"Our work suggests that steelhead released from hatcheries may increase the extinction risk of wild populations of Snake River chinook," say Phillip Levin and John Williams of the National Marine Fisheries Service in Seattle, Washington, in the December issue of Conservation Biology.
West Coast hatcheries have produced salmon for more than a century and today release more than a billion each year. Most of the salmon in the Columbia River Basin are hatchery-reared, including more than 70% of both steelhead and spring-run chinook adults.
Despite these enormous hatchery releases, wild steelhead have dropped 75% in the last 30 years and wild spring-run chinook have dropped more than 95% in the last 40 years. While some people think hatcheries are contributing to these declines, little is known about how hatchery-reared fish affect wild populations.
Levin and Williams used existing population estimates to see if there is a link between hatchery steelhead and the survival of wild salmon (steelhead and chinook) in the Snake River, which is the Columbia's largest tributary. The researchers measured survival by comparing how many juveniles migrated toward the sea (smolts) with how many adults returned over the course of 20 years (1977-1997). The number of hatchery steelhead released ranged from about 4 to 10 million per year.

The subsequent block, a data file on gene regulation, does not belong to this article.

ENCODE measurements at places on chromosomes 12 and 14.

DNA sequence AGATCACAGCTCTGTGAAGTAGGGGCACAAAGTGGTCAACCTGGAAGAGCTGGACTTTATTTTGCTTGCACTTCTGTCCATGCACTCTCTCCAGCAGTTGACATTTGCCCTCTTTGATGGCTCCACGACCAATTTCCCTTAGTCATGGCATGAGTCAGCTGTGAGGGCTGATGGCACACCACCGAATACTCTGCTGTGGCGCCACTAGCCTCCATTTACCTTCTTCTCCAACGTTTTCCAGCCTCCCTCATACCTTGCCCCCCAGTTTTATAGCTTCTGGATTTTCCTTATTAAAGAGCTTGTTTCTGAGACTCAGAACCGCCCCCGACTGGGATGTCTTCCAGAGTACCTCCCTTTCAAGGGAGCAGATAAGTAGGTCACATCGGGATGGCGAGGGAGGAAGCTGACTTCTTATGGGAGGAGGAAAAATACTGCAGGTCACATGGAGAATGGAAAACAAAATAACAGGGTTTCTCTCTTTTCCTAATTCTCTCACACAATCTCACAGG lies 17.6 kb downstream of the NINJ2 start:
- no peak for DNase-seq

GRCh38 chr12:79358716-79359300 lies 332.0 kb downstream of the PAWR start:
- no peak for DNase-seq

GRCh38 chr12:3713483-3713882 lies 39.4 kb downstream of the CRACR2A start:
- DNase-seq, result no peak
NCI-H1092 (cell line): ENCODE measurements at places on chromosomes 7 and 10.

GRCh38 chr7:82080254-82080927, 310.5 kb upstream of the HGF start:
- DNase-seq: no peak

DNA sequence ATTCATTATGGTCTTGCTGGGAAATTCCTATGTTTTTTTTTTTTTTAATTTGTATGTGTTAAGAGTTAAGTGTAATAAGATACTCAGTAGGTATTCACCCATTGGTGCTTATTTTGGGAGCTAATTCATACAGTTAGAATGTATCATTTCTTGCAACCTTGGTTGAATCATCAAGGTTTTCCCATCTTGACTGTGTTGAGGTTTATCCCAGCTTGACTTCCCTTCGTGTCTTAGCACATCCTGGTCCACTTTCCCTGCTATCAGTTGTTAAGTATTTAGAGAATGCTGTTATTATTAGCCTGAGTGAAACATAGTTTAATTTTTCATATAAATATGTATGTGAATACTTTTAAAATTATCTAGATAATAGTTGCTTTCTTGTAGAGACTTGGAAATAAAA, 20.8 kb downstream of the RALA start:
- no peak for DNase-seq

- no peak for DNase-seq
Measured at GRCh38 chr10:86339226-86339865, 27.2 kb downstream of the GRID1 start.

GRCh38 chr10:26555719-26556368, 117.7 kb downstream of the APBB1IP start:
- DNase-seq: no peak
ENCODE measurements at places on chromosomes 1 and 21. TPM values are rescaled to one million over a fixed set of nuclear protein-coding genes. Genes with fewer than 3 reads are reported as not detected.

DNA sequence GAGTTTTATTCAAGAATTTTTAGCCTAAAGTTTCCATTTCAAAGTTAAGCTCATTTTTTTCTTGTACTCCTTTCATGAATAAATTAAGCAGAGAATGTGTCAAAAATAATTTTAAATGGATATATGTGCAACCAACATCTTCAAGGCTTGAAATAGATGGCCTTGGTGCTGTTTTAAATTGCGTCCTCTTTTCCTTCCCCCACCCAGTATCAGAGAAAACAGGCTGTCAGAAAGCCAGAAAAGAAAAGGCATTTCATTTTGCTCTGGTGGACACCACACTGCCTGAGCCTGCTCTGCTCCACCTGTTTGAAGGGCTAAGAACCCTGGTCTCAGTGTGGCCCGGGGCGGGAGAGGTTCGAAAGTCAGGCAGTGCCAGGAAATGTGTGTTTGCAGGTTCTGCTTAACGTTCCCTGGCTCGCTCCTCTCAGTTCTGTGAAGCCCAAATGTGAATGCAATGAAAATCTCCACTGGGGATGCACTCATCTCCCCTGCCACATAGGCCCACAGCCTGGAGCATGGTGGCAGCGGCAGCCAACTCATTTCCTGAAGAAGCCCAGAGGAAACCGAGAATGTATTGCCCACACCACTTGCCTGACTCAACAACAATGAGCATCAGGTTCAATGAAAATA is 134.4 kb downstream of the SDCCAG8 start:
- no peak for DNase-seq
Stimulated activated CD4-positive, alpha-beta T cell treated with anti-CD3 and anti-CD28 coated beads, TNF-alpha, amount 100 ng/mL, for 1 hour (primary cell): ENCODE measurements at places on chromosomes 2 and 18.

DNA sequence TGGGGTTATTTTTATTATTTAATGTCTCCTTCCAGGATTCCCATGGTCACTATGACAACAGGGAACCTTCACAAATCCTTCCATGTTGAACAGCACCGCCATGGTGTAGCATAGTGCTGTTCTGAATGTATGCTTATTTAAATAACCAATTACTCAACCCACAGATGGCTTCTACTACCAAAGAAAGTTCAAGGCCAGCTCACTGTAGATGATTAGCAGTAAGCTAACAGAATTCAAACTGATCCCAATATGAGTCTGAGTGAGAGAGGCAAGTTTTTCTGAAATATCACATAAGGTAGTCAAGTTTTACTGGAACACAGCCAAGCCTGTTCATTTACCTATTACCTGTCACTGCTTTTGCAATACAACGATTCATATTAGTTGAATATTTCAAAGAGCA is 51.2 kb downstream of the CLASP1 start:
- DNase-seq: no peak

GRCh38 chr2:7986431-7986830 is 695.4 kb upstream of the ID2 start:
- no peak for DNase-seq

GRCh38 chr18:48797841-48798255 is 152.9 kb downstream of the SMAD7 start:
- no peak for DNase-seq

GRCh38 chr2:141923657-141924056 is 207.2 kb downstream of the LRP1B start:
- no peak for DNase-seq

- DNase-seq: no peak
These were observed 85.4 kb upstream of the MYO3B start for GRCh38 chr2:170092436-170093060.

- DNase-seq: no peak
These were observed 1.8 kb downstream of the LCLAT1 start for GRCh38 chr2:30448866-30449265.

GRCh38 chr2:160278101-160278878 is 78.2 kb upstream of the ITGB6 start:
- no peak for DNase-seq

The results suggest that hatchery steelhead do not affect wild steelhead, but that they may threaten wild chinook. "We observed a strong negative association between releases of hatchery steelhead and smolt-to-adult survival of wild chinook salmon," say Levin and Williams. Specifically, when hatchery r
Contact: Phillip Levin
Society for Conservation Biology